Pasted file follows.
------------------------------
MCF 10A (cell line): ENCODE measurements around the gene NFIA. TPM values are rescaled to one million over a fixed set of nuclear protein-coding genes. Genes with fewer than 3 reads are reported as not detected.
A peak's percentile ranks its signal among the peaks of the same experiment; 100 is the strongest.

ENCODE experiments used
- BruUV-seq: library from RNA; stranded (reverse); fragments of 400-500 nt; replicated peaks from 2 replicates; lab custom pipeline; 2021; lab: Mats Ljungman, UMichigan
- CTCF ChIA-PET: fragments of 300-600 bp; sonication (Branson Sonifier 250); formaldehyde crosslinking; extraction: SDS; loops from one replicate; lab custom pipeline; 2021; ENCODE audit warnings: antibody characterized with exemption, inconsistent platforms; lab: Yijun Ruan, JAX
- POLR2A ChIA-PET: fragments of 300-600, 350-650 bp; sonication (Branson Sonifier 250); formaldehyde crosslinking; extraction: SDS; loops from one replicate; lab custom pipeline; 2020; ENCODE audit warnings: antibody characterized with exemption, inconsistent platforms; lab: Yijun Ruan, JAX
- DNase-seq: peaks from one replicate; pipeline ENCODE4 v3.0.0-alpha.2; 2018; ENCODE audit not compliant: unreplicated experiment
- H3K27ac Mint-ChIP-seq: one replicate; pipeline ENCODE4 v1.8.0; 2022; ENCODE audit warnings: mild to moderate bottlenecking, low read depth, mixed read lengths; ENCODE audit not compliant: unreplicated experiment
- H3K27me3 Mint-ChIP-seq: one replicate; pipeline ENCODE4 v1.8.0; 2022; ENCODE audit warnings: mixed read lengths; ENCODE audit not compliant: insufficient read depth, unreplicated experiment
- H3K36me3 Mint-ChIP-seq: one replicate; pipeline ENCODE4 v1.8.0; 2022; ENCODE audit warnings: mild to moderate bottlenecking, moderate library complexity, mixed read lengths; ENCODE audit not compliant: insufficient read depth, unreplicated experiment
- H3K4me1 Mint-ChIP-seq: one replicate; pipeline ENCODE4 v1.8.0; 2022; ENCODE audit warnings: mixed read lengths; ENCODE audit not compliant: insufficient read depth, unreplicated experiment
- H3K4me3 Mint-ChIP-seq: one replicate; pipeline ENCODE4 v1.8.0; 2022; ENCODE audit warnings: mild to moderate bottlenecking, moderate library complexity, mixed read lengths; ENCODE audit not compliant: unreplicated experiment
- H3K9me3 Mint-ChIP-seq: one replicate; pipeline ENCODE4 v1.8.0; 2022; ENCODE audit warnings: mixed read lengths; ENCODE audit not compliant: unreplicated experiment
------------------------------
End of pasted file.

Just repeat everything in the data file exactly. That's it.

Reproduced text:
MCF 10A (cell line): ENCODE measurements around the gene NFIA. TPM values are rescaled to one million over a fixed set of nuclear protein-coding genes. Genes with fewer than 3 reads are reported as not detected.
A peak's percentile ranks its signal among the peaks of the same experiment; 100 is the strongest.

ENCODE experiments used
- BruUV-seq: library from RNA; stranded (reverse); fragments of 400-500 nt; replicated peaks from 2 replicates; lab custom pipeline; 2021; lab: Mats Ljungman, UMichigan
- CTCF ChIA-PET: fragments of 300-600 bp; sonication (Branson Sonifier 250); formaldehyde crosslinking; extraction: SDS; loops from one replicate; lab custom pipeline; 2021; ENCODE audit warnings: antibody characterized with exemption, inconsistent platforms; lab: Yijun Ruan, JAX
- POLR2A ChIA-PET: fragments of 300-600, 350-650 bp; sonication (Branson Sonifier 250); formaldehyde crosslinking; extraction: SDS; loops from one replicate; lab custom pipeline; 2020; ENCODE audit warnings: antibody characterized with exemption, inconsistent platforms; lab: Yijun Ruan, JAX
- DNase-seq: peaks from one replicate; pipeline ENCODE4 v3.0.0-alpha.2; 2018; ENCODE audit not compliant: unreplicated experiment
- H3K27ac Mint-ChIP-seq: one replicate; pipeline ENCODE4 v1.8.0; 2022; ENCODE audit warnings: mild to moderate bottlenecking, low read depth, mixed read lengths; ENCODE audit not compliant: unreplicated experiment
- H3K27me3 Mint-ChIP-seq: one replicate; pipeline ENCODE4 v1.8.0; 2022; ENCODE audit warnings: mixed read lengths; ENCODE audit not compliant: insufficient read depth, unreplicated experiment
- H3K36me3 Mint-ChIP-seq: one replicate; pipeline ENCODE4 v1.8.0; 2022; ENCODE audit warnings: mild to moderate bottlenecking, moderate library complexity, mixed read lengths; ENCODE audit not compliant: insufficient read depth, unreplicated experiment
- H3K4me1 Mint-ChIP-seq: one replicate; pipeline ENCODE4 v1.8.0; 2022; ENCODE audit warnings: mixed read lengths; ENCODE audit not compliant: insufficient read depth, unreplicated experiment
- H3K4me3 Mint-ChIP-seq: one replicate; pipeline ENCODE4 v1.8.0; 2022; ENCODE audit warnings: mild to moderate bottlenecking, moderate library complexity, mixed read lengths; ENCODE audit not compliant: unreplicated experiment
- H3K9me3 Mint-ChIP-seq: one replicate; pipeline ENCODE4 v1.8.0; 2022; ENCODE audit warnings: mixed read lengths; ENCODE audit not compliant: unreplicated experiment